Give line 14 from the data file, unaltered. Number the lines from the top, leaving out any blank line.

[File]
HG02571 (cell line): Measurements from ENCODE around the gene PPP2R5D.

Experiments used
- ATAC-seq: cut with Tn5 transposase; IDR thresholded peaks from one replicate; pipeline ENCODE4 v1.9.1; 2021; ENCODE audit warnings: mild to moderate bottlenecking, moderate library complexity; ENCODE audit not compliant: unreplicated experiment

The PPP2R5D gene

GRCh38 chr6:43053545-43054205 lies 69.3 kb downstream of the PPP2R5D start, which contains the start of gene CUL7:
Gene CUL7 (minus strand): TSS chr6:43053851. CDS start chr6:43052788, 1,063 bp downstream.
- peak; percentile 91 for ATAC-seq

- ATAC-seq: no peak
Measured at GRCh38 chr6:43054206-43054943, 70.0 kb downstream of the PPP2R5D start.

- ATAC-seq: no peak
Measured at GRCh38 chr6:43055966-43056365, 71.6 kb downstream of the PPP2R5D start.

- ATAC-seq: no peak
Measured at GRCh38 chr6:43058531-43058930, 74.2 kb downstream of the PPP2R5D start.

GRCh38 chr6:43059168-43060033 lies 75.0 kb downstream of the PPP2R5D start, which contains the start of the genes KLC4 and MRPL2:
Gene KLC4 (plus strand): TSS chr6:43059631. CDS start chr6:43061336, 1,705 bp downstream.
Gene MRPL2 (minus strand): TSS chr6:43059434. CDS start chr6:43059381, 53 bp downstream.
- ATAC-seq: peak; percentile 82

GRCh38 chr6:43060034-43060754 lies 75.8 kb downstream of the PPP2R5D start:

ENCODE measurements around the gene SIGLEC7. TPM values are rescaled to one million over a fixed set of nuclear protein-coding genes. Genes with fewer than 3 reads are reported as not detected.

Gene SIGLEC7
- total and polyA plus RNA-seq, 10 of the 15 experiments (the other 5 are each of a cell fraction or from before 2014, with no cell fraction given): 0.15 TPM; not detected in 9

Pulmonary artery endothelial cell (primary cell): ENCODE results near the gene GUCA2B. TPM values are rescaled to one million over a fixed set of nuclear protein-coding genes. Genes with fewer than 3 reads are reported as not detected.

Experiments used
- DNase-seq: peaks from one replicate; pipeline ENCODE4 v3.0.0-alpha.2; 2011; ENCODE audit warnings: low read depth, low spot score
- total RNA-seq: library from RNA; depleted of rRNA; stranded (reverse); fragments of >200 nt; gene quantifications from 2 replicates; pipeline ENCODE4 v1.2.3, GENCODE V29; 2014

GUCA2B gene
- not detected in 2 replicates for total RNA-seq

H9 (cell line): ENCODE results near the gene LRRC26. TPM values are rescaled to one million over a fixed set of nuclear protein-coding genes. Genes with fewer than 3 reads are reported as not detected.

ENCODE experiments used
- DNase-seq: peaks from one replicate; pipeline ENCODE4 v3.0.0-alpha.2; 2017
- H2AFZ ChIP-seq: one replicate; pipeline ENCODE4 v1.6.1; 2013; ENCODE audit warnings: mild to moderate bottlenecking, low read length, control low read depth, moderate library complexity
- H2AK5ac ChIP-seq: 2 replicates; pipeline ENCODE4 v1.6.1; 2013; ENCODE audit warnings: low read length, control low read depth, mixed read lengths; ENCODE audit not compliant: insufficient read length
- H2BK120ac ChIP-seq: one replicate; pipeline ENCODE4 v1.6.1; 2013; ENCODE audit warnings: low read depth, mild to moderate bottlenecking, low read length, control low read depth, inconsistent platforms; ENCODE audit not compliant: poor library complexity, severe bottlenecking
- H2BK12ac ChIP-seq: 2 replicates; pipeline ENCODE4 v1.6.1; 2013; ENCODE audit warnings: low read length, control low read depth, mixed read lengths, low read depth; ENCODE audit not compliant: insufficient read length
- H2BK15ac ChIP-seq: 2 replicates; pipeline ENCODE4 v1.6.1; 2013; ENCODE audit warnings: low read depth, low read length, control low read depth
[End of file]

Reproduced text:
GRCh38 chr6:43059168-43060033 lies 75.0 kb downstream of the PPP2R5D start, which contains the start of the genes KLC4 and MRPL2: